With the secure online payment there is no time and location constraints to use ARIA. It also helps to reduce carbon footprint with a completely paper-less billing and increases the efficiency of transactions.

Methodology of the automated risk assessment and reporting

For each plantation outline uploaded by the user, the system creates maps of carefully selected datasets, representing land-related ISCC criteria on potential deforestation since 2008, protected areas of high biodiversity, areas of high carbon stock and peatlands. Additional maps on waterbodies, slopes and fires within or in close vicinity of the plantation, as well as satellite images from different relevant points in time complement the report to support the risk evaluation in compliance with ISCC and RED requirements.

GRAS follows high quality standards in terms of data sources and algorithm development, especially for the content, source, quality, format and availability of the datasets. Advanced image processing methods and algorithms are used for the development of datasets to ensure a cost-efficient and high-performing provision of information with most recent updates available on time. The report is created in a automated system, ensuring easy-to-use handling and a timely provision of results with highest standards regarding data security.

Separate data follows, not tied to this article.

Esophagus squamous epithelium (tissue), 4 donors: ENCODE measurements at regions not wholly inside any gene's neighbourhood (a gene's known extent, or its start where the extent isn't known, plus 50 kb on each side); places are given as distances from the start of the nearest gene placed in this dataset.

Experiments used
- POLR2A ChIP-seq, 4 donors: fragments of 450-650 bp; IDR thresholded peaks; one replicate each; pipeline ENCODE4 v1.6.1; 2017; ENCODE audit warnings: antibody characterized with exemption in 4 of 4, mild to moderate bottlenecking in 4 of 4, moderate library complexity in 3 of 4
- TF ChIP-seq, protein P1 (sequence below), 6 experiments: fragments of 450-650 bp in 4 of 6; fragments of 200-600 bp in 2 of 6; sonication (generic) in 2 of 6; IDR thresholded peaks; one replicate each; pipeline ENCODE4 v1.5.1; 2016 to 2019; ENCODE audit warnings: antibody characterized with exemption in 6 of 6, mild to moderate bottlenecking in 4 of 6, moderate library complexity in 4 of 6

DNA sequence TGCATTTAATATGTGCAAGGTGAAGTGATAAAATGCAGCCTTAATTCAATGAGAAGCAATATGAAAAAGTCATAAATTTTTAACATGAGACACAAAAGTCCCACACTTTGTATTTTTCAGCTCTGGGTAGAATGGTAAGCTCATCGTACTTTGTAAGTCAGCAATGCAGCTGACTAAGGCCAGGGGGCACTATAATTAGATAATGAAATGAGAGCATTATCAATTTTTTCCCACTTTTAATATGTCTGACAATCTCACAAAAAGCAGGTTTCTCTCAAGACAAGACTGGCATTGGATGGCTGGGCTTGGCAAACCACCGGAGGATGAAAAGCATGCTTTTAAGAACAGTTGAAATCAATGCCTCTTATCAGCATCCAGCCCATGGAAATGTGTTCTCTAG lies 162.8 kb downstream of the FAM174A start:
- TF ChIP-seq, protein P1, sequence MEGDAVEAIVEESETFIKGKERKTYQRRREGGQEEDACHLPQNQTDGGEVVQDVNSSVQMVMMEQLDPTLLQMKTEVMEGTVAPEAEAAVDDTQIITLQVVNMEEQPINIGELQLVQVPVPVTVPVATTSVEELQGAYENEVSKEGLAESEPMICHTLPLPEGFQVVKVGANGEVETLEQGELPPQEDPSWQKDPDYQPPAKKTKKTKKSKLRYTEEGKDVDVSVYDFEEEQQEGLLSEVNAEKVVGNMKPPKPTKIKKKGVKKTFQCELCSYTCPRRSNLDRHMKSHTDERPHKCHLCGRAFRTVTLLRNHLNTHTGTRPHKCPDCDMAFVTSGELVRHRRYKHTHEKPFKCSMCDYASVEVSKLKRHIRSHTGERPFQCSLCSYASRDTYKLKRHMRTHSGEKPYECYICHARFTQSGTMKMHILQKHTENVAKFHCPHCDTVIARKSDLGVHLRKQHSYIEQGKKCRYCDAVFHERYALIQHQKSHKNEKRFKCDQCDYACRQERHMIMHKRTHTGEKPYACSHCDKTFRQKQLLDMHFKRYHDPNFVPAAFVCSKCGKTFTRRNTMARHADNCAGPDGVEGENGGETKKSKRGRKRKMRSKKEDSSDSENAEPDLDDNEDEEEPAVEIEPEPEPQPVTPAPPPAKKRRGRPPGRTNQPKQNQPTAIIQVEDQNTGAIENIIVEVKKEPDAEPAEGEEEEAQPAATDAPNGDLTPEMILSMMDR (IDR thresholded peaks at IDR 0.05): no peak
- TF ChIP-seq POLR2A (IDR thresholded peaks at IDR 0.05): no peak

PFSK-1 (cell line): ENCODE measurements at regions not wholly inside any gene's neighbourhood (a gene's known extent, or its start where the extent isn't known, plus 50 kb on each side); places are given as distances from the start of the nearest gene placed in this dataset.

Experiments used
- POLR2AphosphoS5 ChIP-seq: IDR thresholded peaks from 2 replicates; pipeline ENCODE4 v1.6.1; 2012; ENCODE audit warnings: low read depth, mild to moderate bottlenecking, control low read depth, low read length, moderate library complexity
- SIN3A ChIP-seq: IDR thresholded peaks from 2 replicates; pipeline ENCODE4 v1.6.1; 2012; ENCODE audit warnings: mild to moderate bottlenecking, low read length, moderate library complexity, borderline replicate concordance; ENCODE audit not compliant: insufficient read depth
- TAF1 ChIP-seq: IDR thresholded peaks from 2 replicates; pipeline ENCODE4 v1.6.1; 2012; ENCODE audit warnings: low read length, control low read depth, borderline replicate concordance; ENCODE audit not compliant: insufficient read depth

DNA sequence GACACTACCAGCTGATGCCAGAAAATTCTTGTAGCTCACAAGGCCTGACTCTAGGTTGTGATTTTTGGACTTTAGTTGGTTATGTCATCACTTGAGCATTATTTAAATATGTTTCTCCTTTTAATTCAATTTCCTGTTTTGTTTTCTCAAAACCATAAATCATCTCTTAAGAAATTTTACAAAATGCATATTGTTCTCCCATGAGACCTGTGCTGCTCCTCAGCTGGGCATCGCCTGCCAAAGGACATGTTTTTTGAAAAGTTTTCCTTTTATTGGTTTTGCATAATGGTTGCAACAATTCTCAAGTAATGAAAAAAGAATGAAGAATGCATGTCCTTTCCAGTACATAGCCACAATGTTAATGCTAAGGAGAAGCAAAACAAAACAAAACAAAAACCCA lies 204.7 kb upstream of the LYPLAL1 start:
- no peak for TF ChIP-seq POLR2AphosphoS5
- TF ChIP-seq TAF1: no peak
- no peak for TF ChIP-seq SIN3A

Main criteria and additional datasets

Criteria for land use change

The potential deforestation and replanting datasets for Indonesia and Malaysia represent all tree cover removal since January 2008, which is the relevant cut-off-date for ISCC and RED II requirements. Based on optical and radar satellite data, and machine learning algorithms, GRAS produces accurate maps for the distinction of forest and plantation areas for the year 2007 in Indonesia and Malaysia. With this information, tree cover loss within plantation areas can be identified as replanting activities, whereas tree cover loss within forest areas can be identified as actual deforestation since 2008. This improvement of the dataset significantly increases the accuracy of potential deforestation information.

Criteria for land with high biodiversity value

To cover the ISCC criteria on areas with high biodiversity in the risk assessment approach and report, GRAS selected most relevant datasets representing the following topics:

  • Primary forests and other wooded land (ISCC criterion 7.1.2)
  • Highly biodiverse forest and other wooded land (ISCC criterion 7.1.3)
  • Designated nature protection areas (ISCC criterion 7.1.4)
  • Areas for the protection of rare, threatened or endangered species (ISCC criterion 7.1.5)
  • Grassland (ISCC criterion 7.1.6)

For each criterion, GRAS selected and processed relevant datasets according to the strict quality standards regarding accuracy, quality, relevance, regional coverage and source.

Criteria for land with high carbon stock

To identify areas with high carbon stock, GRAS includes datasets on: wetlands (ISCC criterion 7.1.7), continuously forested areas (ISCC criterion 7.1.8), and forested areas with 10-30% canopy cover (ISCC criterion 7.1.9)​